To investigate whether intracellular pH effects could be seen in the absence of extracellular pH change, we performed experiments in normal HBS medium and in isohydric medium. Initially, chemical depolarization with 60-mM KCl in HBS medium was shown to cause a 5-fold increase in CGRP secretion when compared to basal levels (Fig. 3). Pretreatment of cultures with CO2 for 5 minutes prior to addition of KCl in normal HBS medium resulted in a small increase in CGRP release. Since isohydric medium allows a change in PCO2 but not in extracellular pH, the medium allows the study of intracellular pH changes without effects on the extracellular environment.25 As expected, a 5-minute exposure to 100% CO2 in isohydric medium had no effect on medium pH, which remained at pH 7.4, and did not stimulate CGRP release. However, pretreatment of cultures in isohydric medium with CO2, greatly reduced the stimulatory effect of KCl on CGRP secretion. As a control, the effect of chemical depolarization with KCl was determined in isohydric medium. KCl caused a similar 5-fold increase in CGRP release from trigeminal neurons incubated in normal HBS medium or isohydric medium. To determine if the inhibitory effect of CO2 on CGRP secretion results were due to cellular toxicity, trypan blue exclusion was performed on cultures 24 hours post-treatment with no media change. No statistical difference in cell viability was observed under stimulatory, isohydric, basal, or hypercapnic conditions (data not shown). Taken together, these data demonstrate that under isohydric conditions CO2 exposure can repress stimulated CGRP release from trigeminal neurons in response to chemical depolarization.
To assess whether CO2 exposure of trigeminal neurons in isohydric medium could cause a decrease in intracellular pH, cultures were loaded with the fluorescent intracellular pH indicator SNARF-4AM and intracellular pH levels measured. Initially, the relative change in intracellular pH in cultures incubated in isohydric medium at pH 6.5, 6.0, and 5.5 and containing the ionophore nigericin (10 μM) was measured. Basal levels were collected at 20 second intervals for 120 seconds in isohydric media pH 7.4 prior to incubation for 5 minutes in decreasing pH media to determine the average intracellular pH for each well. Under these conditions, isohydric medium at pH 6.5 and containing nigericin resulted in a relative intracellular pH change of 2 units above basal levels, which were made equal to 1 (Fig. 4A). Incubation of cultures in pH 6.0 medium caused an intracellular pH increase of 2.5 while incubation in pH 5.5 medium resulted in an even larger increase above basal levels (~4.5) (Fig. 4A). Having established a correlation of medium pH to relative changes in intracellular pH cultures were exposed to 100% CO2 for 5 minutes in isohydric medium and the relative change in intracellular pH measured. CO2 exposure to the cultures caused a shift in the relative intracellular pH when compared to basal levels (Fig. 4B). These data demonstrate that CO2 exposure can cause a decrease in intracellular pH in trigeminal neurons.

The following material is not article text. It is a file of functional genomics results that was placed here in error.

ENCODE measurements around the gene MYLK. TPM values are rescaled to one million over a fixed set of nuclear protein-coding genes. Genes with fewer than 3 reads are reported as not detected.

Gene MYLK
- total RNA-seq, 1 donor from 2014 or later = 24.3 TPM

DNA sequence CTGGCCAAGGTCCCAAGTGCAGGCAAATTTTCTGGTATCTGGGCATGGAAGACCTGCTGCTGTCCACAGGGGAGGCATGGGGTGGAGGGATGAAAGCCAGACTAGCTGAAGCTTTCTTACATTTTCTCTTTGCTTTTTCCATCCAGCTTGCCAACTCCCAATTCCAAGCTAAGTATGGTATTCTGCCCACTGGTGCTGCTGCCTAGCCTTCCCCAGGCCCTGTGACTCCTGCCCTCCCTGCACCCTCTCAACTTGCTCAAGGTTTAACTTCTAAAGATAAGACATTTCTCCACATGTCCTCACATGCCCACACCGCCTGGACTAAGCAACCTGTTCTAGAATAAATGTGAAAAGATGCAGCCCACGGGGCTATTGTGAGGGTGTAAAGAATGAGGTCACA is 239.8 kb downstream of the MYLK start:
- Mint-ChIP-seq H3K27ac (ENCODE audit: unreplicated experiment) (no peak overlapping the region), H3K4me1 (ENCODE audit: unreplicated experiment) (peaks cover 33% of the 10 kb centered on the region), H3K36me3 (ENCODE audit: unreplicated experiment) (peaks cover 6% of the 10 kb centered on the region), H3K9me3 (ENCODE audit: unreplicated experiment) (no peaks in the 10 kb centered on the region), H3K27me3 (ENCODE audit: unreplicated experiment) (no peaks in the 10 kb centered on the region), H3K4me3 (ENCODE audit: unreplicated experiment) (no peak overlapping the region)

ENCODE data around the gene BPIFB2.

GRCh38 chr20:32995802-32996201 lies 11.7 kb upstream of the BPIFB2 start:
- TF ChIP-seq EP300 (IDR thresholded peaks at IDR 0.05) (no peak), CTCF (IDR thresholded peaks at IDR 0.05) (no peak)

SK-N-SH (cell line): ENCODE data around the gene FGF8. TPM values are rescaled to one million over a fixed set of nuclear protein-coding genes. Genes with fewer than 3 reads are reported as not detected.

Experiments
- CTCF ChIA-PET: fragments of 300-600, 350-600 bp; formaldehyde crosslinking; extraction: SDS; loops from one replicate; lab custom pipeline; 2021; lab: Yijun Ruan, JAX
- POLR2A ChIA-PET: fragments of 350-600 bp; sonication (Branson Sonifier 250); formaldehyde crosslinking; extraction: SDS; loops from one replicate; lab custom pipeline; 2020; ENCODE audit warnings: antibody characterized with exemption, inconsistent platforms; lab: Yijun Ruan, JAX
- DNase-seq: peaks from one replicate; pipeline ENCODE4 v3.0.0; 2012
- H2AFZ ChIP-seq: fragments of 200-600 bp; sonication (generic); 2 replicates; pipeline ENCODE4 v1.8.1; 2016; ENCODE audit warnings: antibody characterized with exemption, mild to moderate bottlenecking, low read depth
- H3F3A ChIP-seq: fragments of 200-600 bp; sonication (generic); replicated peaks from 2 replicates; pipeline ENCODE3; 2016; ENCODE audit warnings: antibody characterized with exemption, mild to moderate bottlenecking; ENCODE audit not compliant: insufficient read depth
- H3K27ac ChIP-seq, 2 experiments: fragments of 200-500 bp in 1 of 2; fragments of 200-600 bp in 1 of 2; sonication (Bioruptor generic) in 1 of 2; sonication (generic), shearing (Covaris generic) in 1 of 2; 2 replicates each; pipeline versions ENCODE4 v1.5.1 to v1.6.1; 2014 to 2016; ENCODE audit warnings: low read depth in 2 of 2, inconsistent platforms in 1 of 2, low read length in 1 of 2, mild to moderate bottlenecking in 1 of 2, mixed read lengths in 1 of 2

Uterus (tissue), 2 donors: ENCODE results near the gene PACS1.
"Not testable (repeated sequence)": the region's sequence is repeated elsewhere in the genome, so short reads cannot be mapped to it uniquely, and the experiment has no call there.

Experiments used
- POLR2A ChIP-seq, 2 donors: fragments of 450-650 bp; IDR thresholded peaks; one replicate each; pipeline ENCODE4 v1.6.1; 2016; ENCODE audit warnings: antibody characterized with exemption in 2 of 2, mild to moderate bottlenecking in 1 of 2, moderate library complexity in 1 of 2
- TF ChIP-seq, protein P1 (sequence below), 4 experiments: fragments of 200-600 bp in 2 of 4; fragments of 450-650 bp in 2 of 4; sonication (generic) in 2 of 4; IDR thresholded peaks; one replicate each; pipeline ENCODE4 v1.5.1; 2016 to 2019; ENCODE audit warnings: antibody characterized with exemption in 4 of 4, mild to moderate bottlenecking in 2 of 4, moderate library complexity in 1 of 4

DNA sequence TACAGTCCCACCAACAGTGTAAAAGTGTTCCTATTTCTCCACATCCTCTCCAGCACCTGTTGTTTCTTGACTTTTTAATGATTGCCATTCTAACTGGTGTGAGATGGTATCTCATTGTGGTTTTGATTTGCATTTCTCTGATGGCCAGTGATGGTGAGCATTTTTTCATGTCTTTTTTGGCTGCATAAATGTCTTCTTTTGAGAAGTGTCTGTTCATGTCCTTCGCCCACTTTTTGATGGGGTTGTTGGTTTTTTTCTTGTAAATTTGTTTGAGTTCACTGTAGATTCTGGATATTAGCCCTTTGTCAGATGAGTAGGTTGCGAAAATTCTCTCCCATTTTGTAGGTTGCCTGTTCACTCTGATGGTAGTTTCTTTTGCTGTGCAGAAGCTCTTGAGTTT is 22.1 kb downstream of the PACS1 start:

Repression of KCl stimulation under isohydric hypercapnic conditions as seen in Figure 3, suggested that CO2 might be affecting calcium ion channel activity. Calcium imaging was used to investigate the effects of 100% CO2 on intracellular calcium levels. Basal calcium levels were collected at 20 second intervals for 120 seconds prior to experimental conditions on the same wells to determine average calcium levels for each well. Exposure of cultures to CO2 prior to treatment with KCl blocked the expected increase in intracellular calcium (Fig. 5A). As a control, cultures treated with compressed air instead of CO2 for 5 minutes exhibited the typical rapid elevation of intracellular calcium in response to KCl (Fig. 5B). Based on these results, CO2 repression of KCl-stimulated CGRP release from trigeminal neurons likely involves blockage of calcium ion channels.